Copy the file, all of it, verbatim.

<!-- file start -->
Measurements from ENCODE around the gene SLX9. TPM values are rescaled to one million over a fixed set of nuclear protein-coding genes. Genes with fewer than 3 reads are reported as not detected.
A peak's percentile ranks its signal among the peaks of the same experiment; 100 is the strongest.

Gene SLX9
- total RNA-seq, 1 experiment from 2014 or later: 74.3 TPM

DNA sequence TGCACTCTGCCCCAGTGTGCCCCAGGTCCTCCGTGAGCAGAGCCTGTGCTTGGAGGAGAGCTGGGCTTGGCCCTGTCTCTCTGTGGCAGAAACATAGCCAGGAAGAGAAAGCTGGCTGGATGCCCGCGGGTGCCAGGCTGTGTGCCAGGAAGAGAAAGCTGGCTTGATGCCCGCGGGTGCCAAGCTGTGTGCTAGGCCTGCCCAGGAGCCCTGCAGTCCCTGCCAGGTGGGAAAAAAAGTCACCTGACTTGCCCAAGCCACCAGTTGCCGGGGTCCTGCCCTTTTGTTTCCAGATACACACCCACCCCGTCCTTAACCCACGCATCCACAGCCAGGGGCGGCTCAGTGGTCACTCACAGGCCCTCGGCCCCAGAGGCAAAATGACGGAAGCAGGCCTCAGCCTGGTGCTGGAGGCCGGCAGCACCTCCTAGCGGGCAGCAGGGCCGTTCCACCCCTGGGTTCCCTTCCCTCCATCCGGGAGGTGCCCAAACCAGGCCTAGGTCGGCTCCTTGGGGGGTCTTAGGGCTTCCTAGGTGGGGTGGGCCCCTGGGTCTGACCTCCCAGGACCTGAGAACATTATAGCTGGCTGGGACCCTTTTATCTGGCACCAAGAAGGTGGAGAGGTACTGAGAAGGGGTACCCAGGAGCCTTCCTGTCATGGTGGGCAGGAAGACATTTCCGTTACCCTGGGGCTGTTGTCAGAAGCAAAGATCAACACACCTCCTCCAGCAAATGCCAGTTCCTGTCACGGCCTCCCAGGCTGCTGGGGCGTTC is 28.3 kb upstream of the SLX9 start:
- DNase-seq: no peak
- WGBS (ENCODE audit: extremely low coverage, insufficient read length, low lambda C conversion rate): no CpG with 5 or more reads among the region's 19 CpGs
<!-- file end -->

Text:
Measurements from ENCODE around the gene SLX9. TPM values are rescaled to one million over a fixed set of nuclear protein-coding genes. Genes with fewer than 3 reads are reported as not detected.
A peak's percentile ranks its signal among the peaks of the same experiment; 100 is the strongest.

Gene SLX9
- total RNA-seq, 1 experiment from 2014 or later: 74.3 TPM

DNA sequence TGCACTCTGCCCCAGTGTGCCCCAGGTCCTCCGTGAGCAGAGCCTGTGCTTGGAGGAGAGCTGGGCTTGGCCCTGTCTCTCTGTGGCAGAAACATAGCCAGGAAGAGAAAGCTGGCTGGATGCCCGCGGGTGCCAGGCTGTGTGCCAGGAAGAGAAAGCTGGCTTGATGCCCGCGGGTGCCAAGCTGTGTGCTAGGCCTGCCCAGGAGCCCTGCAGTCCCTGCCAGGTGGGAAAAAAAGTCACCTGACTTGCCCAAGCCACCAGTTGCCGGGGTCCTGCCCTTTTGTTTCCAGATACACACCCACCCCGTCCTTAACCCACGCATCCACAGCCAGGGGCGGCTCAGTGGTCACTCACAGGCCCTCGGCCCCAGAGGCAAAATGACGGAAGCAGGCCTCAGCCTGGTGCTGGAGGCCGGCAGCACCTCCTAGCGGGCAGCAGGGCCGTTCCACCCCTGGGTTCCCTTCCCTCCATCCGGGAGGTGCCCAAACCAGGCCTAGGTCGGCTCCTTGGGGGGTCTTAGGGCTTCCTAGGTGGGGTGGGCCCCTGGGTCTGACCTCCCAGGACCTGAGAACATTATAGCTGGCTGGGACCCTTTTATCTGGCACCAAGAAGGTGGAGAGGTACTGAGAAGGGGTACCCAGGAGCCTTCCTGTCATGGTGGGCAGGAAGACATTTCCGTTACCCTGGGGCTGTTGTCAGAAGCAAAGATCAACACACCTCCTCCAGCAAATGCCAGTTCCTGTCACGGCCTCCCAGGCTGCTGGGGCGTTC is 28.3 kb upstream of the SLX9 start:
- DNase-seq: no peak
- WGBS (ENCODE audit: extremely low coverage, insufficient read length, low lambda C conversion rate): no CpG with 5 or more reads among the region's 19 CpGs